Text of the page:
The Consequences of Oral Cancer
As your Houston oral surgeons, we’re deeply concerned about the prevalence of oral cancer. Tens of thousands of individuals are diagnosed with this serious condition each year. Anyone, regardless of their age or habits, could develop this devastating disease. But just how devastating is it? Oral cancer can have consequences for every aspect of a patient’s life, and typically, the longer treatment is delayed, the more severe those consequences are.
Impact on Dental Health
Depending on where the cancer is located, surgery to correct the problem may affect the way oral structures operate. For example, the jawbone, salivary glands, lips, and gums may all be affected. The earlier an oral cancer patient receives treatment from a skilled Houston oral surgeon, the less chance the disease has to spread. Therefore, early treatment is key in making the surgery as minimally invasive as possible.
Chemotherapy, another common cancer treatment, can also have side effects on dental health. It may lead to dry mouth, painful teeth and gums, a burning or peeling sensation on the tongue, and an increased risk of oral infection. A dentist may be able to provide advice and treatment to help prevent some of these side effects.
Impact on Speech
Some types of oral cancer, particularly those that affect the tongue, soft palate, or lips, can make it difficult for patients enunciate their words clearly after an oral surgeon in Houston performs a procedure to remove the cancerous area. In many cases, speech troubles become less severe after a person has healed from their surgery and the swelling has subsided. However, language therapy, which can last several months, is sometimes necessary to help patients regain their ability to clearly form words.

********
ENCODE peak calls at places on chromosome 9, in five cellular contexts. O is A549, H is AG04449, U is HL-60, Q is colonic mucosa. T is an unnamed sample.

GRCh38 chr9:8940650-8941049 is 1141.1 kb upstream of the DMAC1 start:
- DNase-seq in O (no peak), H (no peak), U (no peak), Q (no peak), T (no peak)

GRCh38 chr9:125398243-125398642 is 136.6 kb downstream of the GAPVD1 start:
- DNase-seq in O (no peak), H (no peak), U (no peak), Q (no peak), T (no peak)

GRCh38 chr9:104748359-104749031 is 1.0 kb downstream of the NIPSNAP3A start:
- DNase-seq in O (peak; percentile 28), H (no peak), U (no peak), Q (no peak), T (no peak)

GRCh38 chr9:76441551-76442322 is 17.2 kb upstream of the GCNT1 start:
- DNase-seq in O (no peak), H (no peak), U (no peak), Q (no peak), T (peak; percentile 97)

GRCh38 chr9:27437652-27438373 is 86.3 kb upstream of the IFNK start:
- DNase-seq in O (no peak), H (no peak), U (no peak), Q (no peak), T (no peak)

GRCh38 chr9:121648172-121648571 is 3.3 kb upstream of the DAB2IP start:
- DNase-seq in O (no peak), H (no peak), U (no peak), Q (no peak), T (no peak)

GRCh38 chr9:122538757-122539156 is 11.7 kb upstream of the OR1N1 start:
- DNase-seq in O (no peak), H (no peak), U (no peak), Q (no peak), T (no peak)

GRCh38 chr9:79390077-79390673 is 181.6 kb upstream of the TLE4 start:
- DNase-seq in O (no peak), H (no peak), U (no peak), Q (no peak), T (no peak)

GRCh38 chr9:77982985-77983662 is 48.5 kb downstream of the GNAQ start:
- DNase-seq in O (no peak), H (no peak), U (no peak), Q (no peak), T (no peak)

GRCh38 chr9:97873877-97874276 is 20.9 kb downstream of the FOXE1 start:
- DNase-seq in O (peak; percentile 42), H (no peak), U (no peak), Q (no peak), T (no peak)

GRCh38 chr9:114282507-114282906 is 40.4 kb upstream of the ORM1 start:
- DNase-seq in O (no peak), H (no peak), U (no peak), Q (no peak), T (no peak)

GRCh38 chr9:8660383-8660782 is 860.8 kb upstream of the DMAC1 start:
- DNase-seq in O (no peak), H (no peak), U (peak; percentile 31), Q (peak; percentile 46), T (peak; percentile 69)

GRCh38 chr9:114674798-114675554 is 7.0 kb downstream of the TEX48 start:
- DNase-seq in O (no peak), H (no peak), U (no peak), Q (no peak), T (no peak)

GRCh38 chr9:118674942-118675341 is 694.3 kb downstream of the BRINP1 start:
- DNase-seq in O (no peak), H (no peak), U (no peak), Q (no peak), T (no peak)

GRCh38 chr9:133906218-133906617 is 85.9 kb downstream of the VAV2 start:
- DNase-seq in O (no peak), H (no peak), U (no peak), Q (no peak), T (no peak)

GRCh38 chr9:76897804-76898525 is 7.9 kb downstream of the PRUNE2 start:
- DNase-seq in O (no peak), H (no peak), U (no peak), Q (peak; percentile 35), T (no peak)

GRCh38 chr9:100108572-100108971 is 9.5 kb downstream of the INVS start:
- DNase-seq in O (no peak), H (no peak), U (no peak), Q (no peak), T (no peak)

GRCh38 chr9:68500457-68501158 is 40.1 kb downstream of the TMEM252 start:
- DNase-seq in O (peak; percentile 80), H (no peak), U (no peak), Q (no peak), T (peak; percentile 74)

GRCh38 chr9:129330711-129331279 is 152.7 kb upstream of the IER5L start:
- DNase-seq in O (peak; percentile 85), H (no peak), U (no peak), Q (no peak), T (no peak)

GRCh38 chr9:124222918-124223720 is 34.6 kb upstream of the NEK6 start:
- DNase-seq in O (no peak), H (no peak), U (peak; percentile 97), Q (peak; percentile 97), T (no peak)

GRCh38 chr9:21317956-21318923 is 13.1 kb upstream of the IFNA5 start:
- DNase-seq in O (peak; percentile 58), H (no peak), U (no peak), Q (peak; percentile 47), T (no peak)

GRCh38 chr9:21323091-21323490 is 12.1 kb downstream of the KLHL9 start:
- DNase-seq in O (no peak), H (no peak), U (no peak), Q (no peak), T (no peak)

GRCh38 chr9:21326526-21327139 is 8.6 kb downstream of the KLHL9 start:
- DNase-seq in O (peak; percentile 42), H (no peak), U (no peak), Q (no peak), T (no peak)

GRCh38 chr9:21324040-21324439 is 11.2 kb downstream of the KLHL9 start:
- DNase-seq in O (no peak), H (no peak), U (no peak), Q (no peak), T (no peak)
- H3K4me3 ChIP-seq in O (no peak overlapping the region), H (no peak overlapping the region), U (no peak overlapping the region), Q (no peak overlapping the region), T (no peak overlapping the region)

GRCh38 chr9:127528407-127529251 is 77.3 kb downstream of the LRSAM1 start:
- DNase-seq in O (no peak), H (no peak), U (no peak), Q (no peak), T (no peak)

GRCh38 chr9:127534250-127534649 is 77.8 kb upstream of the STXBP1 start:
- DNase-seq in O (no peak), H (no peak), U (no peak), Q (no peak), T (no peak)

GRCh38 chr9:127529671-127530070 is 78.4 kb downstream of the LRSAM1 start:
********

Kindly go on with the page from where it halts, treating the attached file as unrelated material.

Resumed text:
Impact on Overall Health
In a best case scenario, oral cancer stays where it first forms, and doctors can remove it before it spreads to neighboring systems. However, neglecting screening for oral cancer or delaying treatment gives the disease the opportunity to affect the nearby lymph nodes or even distant organs. Cancer that has spread may cause extreme fatigue, chest pain, decreased organ function, and more.
The survival rate for oral cancer is also much lower in instances where the disease has spread beyond the mouth. In cases where it affects distant organs, the five-year survival rate is only 39 percent.
Protect Yourself From the Consequences of Oral Cancer
We hope that you never have to fight oral cancer. You can reduce your chances of developing this disease if you avoid tobacco products, do not overconsume alcohol, eat a healthy diet, and always use proper sun protection.
If you ever notice any suspicious areas in your mouth, or your dentist performs a screening and suggests that you get a biopsy, take prompt action! The sooner you get a diagnosis, the sooner you can visit a team of oral surgeons in Houston to get treatment underway. Then, you can get on the road to recovery, and hopefully, suffer minimal consequences to your quality of life.
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